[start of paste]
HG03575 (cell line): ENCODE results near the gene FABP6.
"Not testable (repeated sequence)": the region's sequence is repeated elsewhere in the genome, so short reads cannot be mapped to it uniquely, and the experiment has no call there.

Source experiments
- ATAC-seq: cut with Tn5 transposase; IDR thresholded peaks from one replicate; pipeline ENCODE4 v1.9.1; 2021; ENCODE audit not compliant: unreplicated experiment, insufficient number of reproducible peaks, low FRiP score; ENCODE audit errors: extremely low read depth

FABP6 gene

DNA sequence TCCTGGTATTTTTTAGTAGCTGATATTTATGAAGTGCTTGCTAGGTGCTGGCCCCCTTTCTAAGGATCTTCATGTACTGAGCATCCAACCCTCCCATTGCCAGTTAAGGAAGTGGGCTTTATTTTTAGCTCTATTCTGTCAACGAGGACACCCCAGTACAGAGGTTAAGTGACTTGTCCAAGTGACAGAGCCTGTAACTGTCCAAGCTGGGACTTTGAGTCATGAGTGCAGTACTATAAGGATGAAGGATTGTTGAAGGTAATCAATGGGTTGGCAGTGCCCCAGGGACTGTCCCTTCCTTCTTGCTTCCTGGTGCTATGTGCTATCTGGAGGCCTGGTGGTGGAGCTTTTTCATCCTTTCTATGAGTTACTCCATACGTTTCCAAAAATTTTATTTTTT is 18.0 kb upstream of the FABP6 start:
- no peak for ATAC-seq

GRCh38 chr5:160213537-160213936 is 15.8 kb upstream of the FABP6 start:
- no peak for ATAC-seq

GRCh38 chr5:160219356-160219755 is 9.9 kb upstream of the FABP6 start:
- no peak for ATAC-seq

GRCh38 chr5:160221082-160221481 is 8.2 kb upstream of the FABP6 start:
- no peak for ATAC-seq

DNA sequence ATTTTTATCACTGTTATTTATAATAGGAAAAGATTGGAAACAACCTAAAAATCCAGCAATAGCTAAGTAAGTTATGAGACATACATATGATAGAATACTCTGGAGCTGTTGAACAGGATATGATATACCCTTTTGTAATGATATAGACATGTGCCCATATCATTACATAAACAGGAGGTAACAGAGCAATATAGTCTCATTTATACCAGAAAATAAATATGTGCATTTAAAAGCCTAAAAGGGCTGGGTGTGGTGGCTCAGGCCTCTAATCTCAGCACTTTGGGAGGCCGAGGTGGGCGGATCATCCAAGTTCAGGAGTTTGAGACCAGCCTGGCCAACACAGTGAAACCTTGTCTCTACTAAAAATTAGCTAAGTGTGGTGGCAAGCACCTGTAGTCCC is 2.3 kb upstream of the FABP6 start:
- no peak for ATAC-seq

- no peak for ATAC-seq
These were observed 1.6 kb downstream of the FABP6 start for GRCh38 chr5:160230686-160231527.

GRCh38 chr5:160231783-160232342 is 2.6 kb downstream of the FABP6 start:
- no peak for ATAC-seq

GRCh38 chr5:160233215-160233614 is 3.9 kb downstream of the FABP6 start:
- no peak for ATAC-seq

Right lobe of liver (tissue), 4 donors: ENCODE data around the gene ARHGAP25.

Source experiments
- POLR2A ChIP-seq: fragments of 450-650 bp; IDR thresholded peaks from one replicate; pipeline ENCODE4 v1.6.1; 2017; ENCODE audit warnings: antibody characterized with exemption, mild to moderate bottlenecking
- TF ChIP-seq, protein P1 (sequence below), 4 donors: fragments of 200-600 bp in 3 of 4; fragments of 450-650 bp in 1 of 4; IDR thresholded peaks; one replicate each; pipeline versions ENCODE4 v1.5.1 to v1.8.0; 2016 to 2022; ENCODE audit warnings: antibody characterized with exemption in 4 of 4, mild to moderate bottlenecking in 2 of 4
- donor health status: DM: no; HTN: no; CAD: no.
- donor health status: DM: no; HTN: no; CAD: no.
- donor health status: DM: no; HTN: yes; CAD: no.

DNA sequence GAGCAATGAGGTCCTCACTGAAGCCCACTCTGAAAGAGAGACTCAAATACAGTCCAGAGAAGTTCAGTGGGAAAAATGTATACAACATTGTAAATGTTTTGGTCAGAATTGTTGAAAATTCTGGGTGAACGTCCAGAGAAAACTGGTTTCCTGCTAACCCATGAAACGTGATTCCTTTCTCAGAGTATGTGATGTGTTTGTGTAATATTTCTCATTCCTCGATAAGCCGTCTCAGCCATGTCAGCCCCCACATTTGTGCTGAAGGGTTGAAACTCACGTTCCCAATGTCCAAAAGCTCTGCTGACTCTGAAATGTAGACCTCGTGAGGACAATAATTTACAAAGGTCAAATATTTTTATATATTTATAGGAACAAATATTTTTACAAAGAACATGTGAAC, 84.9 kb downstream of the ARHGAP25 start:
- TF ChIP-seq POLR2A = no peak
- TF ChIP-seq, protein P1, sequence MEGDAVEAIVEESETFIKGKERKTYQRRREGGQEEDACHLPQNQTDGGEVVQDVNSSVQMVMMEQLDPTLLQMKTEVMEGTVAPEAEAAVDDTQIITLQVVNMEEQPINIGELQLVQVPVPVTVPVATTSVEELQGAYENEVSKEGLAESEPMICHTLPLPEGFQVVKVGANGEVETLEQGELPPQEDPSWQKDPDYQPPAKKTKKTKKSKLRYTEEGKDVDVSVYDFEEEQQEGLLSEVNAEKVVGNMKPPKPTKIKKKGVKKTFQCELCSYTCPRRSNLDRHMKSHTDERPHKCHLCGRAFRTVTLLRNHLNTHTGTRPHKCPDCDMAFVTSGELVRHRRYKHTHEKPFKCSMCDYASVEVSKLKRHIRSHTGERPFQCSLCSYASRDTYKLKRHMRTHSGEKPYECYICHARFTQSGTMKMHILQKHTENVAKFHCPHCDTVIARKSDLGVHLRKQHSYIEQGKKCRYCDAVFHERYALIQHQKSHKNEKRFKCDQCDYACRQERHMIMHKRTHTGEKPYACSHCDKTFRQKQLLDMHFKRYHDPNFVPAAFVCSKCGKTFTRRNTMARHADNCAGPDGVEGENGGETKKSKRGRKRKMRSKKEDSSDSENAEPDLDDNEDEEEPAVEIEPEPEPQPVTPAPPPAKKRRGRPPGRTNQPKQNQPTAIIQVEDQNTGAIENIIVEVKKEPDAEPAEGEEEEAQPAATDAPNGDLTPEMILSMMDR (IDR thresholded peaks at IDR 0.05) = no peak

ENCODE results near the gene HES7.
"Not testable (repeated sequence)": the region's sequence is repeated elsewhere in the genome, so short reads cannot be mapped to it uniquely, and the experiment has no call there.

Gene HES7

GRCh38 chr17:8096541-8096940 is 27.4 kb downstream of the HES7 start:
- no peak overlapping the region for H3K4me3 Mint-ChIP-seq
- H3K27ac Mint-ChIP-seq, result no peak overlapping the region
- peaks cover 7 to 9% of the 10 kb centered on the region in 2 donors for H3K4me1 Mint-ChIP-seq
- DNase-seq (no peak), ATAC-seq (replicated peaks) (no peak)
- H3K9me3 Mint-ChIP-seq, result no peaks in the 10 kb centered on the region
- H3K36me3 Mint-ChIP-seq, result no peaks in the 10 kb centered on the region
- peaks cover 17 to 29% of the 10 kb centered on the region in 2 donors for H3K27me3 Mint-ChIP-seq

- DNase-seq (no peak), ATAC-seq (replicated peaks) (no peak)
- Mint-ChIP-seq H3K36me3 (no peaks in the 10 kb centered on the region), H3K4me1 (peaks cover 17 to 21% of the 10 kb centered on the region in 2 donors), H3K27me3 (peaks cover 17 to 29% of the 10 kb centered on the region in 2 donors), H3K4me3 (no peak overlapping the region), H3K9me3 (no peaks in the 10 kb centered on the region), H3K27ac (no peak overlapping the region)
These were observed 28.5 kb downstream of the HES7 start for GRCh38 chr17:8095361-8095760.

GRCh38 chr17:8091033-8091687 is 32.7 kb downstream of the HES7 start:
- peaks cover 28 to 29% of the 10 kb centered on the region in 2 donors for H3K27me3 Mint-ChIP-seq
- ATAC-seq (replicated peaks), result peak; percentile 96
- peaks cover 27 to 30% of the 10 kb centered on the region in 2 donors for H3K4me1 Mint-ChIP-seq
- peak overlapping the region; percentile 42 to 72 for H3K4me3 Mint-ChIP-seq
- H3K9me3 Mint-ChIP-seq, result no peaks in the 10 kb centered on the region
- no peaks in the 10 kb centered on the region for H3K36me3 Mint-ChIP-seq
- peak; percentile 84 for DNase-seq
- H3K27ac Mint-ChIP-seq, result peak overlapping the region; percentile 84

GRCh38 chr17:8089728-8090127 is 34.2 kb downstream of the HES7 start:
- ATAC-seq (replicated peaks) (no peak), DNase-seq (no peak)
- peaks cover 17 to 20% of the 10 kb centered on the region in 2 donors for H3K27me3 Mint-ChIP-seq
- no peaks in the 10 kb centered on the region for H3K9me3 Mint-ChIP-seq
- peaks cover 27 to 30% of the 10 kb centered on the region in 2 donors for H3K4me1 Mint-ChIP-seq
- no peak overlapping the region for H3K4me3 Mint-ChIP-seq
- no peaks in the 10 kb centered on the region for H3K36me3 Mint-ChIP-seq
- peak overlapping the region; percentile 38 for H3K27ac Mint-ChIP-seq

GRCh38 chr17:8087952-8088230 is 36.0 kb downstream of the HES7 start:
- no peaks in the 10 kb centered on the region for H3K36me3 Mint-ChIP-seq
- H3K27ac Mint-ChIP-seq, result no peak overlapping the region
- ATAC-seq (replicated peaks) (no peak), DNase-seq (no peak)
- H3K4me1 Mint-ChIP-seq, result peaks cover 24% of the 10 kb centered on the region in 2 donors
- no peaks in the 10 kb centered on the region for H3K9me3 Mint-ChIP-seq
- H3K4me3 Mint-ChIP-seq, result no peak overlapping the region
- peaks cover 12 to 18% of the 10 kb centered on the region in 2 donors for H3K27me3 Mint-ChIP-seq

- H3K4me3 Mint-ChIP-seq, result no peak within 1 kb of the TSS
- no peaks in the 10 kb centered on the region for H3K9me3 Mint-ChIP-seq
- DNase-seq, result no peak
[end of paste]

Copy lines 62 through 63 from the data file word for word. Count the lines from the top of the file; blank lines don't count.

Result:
- peak overlapping the region; percentile 38 for H3K27ac Mint-ChIP-seq

GRCh38 chr17:8087952-8088230 is 36.0 kb downstream of the HES7 start: